• To remove price and legal deformations prevailing in the economy in favor of primary industries and commerce, and infringing agricultural producers. For normal operation of agriculture it is necessary to divertfinal ruble revenue towards profit received by basic manufacturer of the product, rather than by oil companies, banks and retail chains. The purchase price for one liter of milk cannot cost twice as cheaper as one liter of fuel refilled in the car in which the milk is brought to the city!. Price discrimination of the village started in the 30-s.of the last century, and contributed to the rapid industrialization of the country, because at that time most of the population lived in rural areas. However, the prolonged existence of price discrimination at this moment cannot be justified as it should be stopped when the majority exploits the minority. It should be understood that the reverse side of the sparkling storefronts of the retail shops are endangered and devastated villages. To remove the above-mentioned price deformations and to recover from the Dutch disease.
• To enforce the responsibility (supervision) on decision makers for state of “lagging behind” industries (agriculture, biotechnology and electronics) and priority sectors.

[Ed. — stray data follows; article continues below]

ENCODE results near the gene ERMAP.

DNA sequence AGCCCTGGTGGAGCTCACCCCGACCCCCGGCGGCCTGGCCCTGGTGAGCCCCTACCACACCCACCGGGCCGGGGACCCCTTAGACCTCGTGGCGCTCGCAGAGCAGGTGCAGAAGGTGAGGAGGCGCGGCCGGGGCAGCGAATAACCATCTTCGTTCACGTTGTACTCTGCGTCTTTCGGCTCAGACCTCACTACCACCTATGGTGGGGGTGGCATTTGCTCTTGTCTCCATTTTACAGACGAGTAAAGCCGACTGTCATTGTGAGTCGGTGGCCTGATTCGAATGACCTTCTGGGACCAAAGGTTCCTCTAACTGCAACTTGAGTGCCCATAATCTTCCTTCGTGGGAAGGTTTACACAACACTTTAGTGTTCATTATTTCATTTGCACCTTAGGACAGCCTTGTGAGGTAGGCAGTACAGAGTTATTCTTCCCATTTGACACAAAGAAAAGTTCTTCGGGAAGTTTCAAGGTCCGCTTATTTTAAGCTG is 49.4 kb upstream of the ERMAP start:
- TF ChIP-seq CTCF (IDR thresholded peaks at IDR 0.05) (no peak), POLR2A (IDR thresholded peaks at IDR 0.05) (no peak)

To eliminate the practice of electing to the boards of directors of Gazprom, Rosneft’ and other major structures of high-ranking officials. Representatives of the state in the raw commodity companies, of course, have to be designated, but their status should be lower than the status of the officials in charge of the development priorities and “lagging behind” industries. Otherwise, whatever they say, “things will be there forever and ever” and Russia will remain the country with the raw resources’ structure of the economy. And finally, another measure would be to set a limit in the regulation of profit margins in the sector of construction of residential and commercial buildings. Under this control imposed on builders, developers and realtors the willy-nilly would be eradicated along with such “bad habits” as the delay in construction time and duplicate sales of apartments. The author is well aware that this list of proposed measures is not self-exhaustive (bigger than the limits set by the format of the paper), but their implementation will give a reasonable hope for a conscious and purposeful way out for the Russian economy from its current state. 28.04.2009.